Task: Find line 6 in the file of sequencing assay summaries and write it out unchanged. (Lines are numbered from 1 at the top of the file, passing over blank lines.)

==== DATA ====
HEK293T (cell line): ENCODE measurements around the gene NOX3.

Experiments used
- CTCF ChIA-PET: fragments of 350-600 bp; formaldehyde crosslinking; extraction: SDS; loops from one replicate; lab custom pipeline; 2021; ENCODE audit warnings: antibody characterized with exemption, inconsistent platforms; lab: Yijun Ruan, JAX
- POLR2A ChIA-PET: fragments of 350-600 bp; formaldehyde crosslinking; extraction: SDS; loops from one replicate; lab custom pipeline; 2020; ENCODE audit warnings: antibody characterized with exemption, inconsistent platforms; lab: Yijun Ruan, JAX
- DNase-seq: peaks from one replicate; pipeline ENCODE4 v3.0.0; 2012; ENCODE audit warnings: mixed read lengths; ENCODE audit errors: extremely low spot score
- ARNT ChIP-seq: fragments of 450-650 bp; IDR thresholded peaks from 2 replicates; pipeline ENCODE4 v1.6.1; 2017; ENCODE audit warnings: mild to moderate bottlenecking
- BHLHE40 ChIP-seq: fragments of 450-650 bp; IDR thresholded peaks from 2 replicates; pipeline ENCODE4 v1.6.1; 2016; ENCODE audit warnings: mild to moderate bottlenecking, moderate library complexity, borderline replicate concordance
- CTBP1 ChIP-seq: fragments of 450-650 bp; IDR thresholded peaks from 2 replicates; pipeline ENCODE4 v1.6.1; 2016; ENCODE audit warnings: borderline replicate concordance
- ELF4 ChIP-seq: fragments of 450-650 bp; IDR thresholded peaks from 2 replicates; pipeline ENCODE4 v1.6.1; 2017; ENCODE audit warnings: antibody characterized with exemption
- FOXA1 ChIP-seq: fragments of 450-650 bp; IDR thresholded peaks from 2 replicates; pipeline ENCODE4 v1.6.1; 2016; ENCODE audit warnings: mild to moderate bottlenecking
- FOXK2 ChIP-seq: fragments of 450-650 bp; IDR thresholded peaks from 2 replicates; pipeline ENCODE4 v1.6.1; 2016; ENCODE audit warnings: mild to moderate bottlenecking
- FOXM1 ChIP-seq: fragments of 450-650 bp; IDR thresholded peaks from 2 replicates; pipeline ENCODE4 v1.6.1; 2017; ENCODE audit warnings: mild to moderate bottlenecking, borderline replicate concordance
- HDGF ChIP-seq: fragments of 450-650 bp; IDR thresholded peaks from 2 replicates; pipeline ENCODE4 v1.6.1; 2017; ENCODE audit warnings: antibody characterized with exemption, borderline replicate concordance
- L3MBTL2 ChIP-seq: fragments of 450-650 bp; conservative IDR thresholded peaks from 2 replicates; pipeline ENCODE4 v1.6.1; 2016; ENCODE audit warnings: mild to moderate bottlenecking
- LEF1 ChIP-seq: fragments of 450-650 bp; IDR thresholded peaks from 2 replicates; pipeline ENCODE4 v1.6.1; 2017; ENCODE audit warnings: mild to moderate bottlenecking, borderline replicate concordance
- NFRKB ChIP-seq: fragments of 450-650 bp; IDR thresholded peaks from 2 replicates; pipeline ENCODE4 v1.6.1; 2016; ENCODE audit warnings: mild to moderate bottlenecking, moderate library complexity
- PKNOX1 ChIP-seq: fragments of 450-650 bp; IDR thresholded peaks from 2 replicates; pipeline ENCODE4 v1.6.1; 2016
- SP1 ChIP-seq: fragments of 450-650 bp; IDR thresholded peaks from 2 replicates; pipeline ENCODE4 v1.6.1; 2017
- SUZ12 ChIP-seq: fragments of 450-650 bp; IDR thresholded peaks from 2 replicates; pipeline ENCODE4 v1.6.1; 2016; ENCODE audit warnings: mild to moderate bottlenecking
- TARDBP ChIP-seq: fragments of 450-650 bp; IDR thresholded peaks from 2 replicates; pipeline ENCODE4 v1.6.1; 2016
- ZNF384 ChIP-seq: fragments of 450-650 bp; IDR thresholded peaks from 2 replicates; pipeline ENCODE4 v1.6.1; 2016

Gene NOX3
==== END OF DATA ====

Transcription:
- ARNT ChIP-seq: fragments of 450-650 bp; IDR thresholded peaks from 2 replicates; pipeline ENCODE4 v1.6.1; 2017; ENCODE audit warnings: mild to moderate bottlenecking